Why do you think that is?
“It’s hard to say. I don’t think that it helps that the tabloid press have always had some weird axe to grind against art. The bog standard everyday people are actually artists and if people had a chance to interact with them rather than the dealer I think they would find art a lot more approachable.”
Do you think this has anything to do with the price of art?
“I mean obviously to be a collector you have to have some sort of money but if you’re buying from young and mid career artists working in the primary market you don’t need millions of pounds. Going back to the example of Paris, collectors that have my work there aren’t super wealthy people, they have normal jobs, but collecting art is really important to them.”
I had a snoop on your instagram before I came here…
“It’s not snooping, it’s called research!” (He chuckles)
There are lots of photos of customers with pieces of your art. Is it important to see where your art goes?
“It is important to me. Since I started working with commercial galleries, I’ve sold to many people just starting their collections which is great. I basically want people to buy my work because they love it, not because they think it’s going to be a good investment. I mean isn’t that what every artist wants? I want someone to walk into a gallery and fall in love with my pieces, and when it happens, and when I can have a conversation with this person; it’s just the best feeling.”
Do you work just with sculpture?
“Not at all, in fact my art practice is really broad. I work largely with sculpture and installation but I paint too. Although let’s say I won’t be whacking out the watercolours any time soon! I still use a lot of industrial urban materials from my environment – these are key to my work. A current project I’m working on is actually contemporary dance alongside the very talented Angela Woodhouse. We’re creating an immersive experience that revolves around a series of reflections and movement. Watch this space.”
In recent years, what art has inspired you?
“I really like the minimalist work of Fred Sandbank who I discovered at the Dia Art Foundation in Beacon when I was in New York in 2004. The way he uses space is fascinating. I find the best artists are when you look at their work and you feel like they are on a similar sort of quest as you (cheesy as that may sound!) Other artists that are important to me are Gordon Matta-Clark and Pedro Cabrita Reis who you should definitely check out.”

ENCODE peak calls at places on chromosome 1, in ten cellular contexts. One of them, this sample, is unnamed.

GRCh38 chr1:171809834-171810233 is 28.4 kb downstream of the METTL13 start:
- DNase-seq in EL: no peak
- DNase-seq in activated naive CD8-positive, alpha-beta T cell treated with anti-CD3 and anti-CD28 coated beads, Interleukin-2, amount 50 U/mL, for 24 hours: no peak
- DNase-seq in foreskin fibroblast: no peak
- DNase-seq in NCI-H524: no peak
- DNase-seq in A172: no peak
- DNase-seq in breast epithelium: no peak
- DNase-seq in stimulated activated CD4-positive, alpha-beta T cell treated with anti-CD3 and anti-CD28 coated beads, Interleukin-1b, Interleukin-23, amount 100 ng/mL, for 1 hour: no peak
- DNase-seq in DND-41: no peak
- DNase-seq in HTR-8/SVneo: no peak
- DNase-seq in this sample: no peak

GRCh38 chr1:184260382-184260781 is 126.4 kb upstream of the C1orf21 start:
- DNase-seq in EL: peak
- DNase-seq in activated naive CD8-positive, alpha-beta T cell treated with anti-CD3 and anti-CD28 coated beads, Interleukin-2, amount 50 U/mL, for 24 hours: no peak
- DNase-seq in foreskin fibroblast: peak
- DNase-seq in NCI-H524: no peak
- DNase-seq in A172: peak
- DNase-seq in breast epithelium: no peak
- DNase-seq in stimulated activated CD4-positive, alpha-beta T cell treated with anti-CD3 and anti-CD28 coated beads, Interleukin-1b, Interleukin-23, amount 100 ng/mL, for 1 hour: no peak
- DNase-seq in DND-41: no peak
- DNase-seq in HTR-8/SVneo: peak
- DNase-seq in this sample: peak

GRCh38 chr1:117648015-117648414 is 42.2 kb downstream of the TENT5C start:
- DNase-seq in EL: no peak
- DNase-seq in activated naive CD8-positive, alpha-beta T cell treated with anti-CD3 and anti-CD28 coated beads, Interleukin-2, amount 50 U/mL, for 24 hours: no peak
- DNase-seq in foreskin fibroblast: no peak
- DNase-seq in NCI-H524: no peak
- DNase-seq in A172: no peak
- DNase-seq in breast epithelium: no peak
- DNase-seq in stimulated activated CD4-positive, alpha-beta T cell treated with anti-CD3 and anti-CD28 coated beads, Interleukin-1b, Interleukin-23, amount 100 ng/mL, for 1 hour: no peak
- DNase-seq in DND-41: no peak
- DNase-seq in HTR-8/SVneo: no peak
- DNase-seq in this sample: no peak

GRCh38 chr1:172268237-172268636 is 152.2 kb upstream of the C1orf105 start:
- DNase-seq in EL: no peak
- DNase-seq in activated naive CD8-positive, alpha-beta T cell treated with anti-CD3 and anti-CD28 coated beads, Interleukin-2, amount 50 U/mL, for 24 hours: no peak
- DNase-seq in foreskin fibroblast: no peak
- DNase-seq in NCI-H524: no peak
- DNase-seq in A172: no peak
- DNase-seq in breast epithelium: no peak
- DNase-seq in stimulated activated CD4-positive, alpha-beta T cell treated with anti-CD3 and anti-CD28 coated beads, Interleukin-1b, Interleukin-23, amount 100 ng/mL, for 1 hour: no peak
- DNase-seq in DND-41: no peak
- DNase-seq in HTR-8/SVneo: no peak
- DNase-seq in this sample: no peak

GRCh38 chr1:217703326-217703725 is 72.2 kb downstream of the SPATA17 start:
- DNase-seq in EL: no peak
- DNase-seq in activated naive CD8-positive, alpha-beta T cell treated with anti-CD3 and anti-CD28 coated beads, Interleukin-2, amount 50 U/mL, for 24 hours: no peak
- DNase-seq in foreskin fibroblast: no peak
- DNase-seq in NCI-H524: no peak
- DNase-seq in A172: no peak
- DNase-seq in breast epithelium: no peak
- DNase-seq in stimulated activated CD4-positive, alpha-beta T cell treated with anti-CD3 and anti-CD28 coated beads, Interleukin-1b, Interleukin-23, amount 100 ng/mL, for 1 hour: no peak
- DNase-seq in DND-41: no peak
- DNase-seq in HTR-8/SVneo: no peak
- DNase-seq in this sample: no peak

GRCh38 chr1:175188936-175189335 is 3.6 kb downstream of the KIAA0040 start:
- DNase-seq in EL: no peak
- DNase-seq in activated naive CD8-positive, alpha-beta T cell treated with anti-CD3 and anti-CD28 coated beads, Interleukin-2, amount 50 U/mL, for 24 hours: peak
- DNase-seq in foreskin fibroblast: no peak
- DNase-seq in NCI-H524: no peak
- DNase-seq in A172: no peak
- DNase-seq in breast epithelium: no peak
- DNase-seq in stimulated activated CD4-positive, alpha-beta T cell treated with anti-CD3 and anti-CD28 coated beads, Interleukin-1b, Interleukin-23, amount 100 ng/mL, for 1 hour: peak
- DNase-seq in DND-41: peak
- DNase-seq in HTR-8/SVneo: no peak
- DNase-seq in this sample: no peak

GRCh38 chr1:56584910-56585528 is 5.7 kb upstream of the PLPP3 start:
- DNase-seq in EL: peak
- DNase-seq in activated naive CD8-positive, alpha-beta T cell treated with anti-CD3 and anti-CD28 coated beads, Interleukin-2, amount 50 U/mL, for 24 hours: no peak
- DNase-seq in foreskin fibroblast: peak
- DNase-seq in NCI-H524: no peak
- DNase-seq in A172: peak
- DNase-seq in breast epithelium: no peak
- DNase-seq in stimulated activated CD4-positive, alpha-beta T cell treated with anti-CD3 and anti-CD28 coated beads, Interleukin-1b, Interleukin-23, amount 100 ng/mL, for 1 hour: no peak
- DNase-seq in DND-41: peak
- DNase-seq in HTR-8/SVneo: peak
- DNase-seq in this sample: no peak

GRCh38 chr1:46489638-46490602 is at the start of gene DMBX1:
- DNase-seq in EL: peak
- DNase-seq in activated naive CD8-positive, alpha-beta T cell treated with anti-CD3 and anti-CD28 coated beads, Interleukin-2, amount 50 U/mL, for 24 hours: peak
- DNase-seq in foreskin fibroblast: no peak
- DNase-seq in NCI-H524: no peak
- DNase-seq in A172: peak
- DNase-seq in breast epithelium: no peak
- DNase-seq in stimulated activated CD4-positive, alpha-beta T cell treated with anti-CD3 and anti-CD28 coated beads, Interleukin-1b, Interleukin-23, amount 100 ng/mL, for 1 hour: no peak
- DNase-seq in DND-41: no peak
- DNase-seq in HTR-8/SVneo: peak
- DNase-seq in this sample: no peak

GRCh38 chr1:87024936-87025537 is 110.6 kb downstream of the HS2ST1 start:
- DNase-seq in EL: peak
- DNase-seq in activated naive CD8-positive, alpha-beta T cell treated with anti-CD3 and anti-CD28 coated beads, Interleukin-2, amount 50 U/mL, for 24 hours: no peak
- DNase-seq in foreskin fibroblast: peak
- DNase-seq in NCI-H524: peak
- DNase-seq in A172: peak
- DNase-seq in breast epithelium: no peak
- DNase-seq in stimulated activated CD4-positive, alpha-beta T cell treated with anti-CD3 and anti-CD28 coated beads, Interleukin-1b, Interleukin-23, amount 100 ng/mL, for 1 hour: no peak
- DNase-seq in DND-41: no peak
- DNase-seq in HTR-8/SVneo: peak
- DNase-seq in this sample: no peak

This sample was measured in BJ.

Any art spaces in North London that are worth visiting?
“I love working with Parasol Unit as you know. It’s a great space that falls between commercial institution and museum. It has lots of education resources too. Camden Arts Centre is another cool art space.”
What are your thoughts on Brexit and the impact it has on Londoners?
“I was pretty disappointed, well that’s an understatement, I was upset. Because I exhibit largely outside of the UK than within, I’ve always seen myself as a European and that’s why I found the news even more shocking I think. I constantly feel like I have to defend Brexit when I’m travelling whilst at the same time saying ‘well this wasn’t what I voted for’. I completely get that people were unhappy, however when I think about what’s currently happening in deprived parts of the UK, well, that isn’t going to be fixed by leaving the EU.”
And, dare I say his name, Trump?
“Well it’s a disaster. America is this huge global player and the fact that they have elected a president with a rhetoric of division and hatred, I feel like it’s going back centuries in terms of where we are as a global society.”
Your work is inspired by your city and I can tell you Love London! What brought you to Stoke Newington?
“I’m originally from Cambridge not London, but I’ve always felt a strong pull towards the city. I started off in London Fields and naturally gravitated towards East London and Dalston in particular, where a lot of artists were living at the time. Then I started slowly creeping towards North London and fell in love with Stoke Newington where I’ve been for a number of years. London is about finding that little village or little nook that you love and it becomes your own. That’s how you make the city work for you. I like the community of Stoke Newington and the fact that is has some of the best open spaces – Clissold Park and Abney Park Cemetery to name a few.”
Any favourite hang outs?
“For restaurants I stick to Church Street; Rasa is great for a curry and the Good Egg does a killer brunch – I go in the week to avoid the queues though! I like the Three Crowns for a drink and it’s a bonus because downstairs it has a cool club called The Waiting Room which is good for a dance after. Other clubs I like tend to be further afield, such as XOYO – a cool place where I like to catch my old friend Mylo when he’s DJing. London has it all though doesn’t it really? What a city.”
You can catch Nathaniel’s Black Shed Expanded at Parasol Unit until 12th March 2017.
Photos by Mike Barry.